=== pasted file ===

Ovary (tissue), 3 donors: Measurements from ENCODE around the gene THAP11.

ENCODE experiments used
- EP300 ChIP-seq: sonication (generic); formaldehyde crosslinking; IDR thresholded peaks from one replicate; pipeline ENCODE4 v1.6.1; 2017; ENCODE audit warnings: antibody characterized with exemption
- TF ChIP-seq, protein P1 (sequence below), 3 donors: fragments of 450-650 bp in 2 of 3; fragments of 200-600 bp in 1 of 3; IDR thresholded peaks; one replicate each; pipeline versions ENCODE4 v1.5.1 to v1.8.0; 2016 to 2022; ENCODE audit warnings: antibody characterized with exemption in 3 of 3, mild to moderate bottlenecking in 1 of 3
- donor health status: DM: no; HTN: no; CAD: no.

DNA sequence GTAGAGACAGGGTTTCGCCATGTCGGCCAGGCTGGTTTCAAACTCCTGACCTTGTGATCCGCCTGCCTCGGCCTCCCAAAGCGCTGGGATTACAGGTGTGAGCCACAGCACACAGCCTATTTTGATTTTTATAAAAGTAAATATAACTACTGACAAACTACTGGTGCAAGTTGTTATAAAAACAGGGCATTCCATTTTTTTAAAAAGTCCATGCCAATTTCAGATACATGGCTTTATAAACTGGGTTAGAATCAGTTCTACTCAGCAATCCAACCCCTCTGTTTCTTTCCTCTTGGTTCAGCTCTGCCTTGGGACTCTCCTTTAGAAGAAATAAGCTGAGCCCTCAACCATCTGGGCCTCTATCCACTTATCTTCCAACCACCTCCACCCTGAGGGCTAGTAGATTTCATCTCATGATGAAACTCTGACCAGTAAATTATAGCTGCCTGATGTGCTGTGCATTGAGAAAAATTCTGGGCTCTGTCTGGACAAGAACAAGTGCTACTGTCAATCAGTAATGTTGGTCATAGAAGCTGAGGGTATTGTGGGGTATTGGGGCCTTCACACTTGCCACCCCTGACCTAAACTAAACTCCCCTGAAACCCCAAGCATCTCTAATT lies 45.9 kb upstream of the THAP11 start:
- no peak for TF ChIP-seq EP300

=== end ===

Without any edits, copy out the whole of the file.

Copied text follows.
Ovary (tissue), 3 donors: Measurements from ENCODE around the gene THAP11.

ENCODE experiments used
- EP300 ChIP-seq: sonication (generic); formaldehyde crosslinking; IDR thresholded peaks from one replicate; pipeline ENCODE4 v1.6.1; 2017; ENCODE audit warnings: antibody characterized with exemption
- TF ChIP-seq, protein P1 (sequence below), 3 donors: fragments of 450-650 bp in 2 of 3; fragments of 200-600 bp in 1 of 3; IDR thresholded peaks; one replicate each; pipeline versions ENCODE4 v1.5.1 to v1.8.0; 2016 to 2022; ENCODE audit warnings: antibody characterized with exemption in 3 of 3, mild to moderate bottlenecking in 1 of 3
- donor health status: DM: no; HTN: no; CAD: no.

DNA sequence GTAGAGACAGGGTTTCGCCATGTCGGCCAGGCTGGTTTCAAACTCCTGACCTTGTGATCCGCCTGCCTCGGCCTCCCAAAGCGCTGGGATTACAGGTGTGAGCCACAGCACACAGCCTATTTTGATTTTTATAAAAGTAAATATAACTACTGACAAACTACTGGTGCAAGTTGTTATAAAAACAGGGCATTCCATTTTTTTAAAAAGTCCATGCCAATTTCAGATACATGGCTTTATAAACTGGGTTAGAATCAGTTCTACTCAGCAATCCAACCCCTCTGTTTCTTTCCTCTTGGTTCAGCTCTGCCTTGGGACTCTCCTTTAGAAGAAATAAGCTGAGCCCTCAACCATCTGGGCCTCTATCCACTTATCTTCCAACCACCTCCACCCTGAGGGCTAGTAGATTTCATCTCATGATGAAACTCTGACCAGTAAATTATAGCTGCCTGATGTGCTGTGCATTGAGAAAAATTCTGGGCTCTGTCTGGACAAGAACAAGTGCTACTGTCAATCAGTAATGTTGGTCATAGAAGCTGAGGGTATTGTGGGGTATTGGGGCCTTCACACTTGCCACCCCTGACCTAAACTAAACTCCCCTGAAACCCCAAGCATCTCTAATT lies 45.9 kb upstream of the THAP11 start:
- no peak for TF ChIP-seq EP300